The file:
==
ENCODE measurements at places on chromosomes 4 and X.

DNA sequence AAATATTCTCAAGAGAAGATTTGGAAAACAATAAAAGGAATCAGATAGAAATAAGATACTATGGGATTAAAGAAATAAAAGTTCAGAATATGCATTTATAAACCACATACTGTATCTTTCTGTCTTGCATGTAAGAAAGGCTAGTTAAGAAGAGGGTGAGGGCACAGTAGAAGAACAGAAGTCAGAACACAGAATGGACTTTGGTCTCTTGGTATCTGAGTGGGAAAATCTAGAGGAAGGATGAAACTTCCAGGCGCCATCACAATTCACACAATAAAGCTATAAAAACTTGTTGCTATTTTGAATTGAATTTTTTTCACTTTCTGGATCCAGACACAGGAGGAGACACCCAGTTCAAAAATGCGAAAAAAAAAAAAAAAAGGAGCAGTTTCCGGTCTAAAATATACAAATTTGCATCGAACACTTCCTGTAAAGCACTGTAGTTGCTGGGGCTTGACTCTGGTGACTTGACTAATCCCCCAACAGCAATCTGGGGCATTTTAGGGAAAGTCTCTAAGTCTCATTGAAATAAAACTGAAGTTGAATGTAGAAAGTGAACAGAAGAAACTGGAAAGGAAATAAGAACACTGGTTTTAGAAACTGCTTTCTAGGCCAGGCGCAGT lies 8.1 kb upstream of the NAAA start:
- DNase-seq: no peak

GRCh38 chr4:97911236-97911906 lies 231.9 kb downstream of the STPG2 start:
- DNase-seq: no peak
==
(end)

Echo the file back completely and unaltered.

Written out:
ENCODE measurements at places on chromosomes 4 and X.

DNA sequence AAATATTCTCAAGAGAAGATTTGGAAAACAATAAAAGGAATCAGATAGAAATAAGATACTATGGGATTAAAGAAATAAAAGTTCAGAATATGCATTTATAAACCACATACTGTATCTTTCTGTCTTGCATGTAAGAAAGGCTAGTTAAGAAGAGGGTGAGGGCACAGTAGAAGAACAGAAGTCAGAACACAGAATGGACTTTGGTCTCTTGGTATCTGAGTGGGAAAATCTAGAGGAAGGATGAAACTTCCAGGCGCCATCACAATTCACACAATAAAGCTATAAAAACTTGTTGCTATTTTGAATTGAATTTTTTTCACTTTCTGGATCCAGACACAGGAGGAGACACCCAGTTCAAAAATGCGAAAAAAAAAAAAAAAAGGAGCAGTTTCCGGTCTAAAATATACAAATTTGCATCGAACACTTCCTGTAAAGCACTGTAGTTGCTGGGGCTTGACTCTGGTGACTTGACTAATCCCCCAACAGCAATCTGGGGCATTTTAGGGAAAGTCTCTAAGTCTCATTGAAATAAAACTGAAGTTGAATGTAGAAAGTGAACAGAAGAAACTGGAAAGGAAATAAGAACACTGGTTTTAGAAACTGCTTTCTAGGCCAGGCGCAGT lies 8.1 kb upstream of the NAAA start:
- DNase-seq: no peak

GRCh38 chr4:97911236-97911906 lies 231.9 kb downstream of the STPG2 start:
- DNase-seq: no peak